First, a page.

The videos examined in this analytic are culled from a study of fourth grade students from Colts Neck, a suburban New Jersey district (Maher, Martino, & Davis, 1994). The session, facilitated by researcher Carolyn Maher, took place in November of 1993, after students explored fraction ideas using materials such as Cuisenaire rods, string, and meter sticks for approximately two months. The students examined in this analytic have constructed "powerful representations" of fractions by modeling solutions to tasks involving the concepts of fraction parts, fraction equivalence, fraction comparison, and operations with fractions (Maher et al. 1994; Shmeelk, 2010; Shmeelk & Alston, 2010).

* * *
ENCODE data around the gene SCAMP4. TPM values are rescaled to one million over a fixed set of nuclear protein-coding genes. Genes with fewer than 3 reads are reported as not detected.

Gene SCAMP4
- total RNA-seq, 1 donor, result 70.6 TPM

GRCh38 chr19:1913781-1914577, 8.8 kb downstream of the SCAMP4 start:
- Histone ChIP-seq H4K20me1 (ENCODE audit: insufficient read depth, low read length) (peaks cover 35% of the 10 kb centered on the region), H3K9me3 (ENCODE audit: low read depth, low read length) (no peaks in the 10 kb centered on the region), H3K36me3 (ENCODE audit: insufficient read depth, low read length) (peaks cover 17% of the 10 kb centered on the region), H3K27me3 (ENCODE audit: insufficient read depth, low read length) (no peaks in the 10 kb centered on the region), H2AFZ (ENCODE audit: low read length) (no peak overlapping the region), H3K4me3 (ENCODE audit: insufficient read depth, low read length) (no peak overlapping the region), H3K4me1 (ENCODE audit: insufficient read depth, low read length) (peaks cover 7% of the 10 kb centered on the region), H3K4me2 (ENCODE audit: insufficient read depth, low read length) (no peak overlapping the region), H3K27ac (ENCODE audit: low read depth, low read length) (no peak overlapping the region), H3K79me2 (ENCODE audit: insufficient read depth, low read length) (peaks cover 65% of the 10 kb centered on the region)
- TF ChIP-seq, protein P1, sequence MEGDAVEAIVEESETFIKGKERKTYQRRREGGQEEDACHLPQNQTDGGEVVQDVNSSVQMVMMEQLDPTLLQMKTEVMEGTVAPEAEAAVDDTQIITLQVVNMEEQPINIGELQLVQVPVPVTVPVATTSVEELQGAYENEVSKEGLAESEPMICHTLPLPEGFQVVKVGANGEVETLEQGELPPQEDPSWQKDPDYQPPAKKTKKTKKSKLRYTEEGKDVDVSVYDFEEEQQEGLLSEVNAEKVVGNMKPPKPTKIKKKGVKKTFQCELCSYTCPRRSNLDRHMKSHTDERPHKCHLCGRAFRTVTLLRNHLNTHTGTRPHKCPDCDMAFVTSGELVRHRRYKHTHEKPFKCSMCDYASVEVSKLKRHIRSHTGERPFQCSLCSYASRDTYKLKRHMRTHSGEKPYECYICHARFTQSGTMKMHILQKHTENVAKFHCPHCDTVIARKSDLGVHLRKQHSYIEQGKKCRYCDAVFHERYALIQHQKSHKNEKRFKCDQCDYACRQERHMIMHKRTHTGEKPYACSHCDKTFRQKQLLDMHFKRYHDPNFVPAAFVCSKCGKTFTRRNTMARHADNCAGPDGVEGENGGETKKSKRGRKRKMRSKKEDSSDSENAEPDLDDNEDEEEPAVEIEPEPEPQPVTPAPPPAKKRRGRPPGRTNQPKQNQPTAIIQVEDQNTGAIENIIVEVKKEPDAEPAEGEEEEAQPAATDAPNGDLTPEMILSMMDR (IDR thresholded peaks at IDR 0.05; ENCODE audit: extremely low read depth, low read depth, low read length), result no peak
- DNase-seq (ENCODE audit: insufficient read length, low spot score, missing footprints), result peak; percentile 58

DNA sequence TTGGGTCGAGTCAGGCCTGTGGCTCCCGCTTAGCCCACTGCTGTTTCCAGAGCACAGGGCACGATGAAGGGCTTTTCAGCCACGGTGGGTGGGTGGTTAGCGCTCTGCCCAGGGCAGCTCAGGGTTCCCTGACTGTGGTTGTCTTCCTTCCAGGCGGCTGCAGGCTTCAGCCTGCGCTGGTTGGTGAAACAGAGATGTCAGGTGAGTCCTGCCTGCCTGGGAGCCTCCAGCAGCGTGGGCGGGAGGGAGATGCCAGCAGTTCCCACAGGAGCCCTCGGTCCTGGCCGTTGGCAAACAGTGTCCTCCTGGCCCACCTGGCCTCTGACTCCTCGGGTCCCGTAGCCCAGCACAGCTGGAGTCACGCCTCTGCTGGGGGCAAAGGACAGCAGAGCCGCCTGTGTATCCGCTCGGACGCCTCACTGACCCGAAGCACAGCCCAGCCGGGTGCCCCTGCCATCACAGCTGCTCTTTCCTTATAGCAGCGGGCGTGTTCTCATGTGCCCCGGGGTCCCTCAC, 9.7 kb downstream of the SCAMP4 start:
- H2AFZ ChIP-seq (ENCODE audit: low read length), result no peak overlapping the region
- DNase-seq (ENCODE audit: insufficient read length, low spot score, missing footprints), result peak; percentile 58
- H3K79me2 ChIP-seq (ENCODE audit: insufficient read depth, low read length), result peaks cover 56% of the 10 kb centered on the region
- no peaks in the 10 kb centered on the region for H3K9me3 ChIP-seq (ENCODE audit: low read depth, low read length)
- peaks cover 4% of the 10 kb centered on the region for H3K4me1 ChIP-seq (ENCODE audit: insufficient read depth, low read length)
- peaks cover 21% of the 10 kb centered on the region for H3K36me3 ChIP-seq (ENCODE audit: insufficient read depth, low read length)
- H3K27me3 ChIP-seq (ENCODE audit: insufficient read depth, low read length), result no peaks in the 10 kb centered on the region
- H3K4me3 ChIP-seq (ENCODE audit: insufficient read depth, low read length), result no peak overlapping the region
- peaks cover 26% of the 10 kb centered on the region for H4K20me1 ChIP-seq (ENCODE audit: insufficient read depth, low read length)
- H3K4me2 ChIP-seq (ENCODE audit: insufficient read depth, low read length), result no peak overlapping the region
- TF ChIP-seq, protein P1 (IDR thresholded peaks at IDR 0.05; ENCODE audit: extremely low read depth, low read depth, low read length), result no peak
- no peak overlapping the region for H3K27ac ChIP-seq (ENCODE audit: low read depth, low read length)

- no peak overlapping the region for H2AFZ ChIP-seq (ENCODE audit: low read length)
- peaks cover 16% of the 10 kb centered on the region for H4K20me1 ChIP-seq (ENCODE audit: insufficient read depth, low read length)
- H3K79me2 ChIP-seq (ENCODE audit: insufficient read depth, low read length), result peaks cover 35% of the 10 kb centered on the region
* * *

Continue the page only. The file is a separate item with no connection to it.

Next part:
After a class discussion regarding the comparative size of the fractions ¼, 1/5, and 1/9 in which students recognized that as the denominator grows larger the size of the fraction grows smaller, the researcher challenged the class to place the numbers ½, 1/3, ¼, 1/5, and 1/10 on a number line (Maher et al. 1994). This analytic explores the discussion and models of these students as they transition from working with models of fractions using Cuisenaire rods, considering fractions as operators, to placing fractions on the number line, considering fractions as numbers, and demonstrates how they build on their previous experiences and mental representations to construct new representations appropriate for the task. This transition begins in a natural way as students begin by sketching fractional parts in a representational structure which mimics the structure of Cuisenaire rods. Their choice of representation suggests that students are using the representations they have constructed as an assimilation paradigm with which to approach the new problem. Students’ first construction of a number line is almost identical in size and fraction placement to their representation of Cuisenaire rods. The assimilation of their old representations to the frames they are constructing to solve the new task allows the students to build on their previous experiences working with Cuisenaire rods to fashion the new concept of fraction placement on a number line.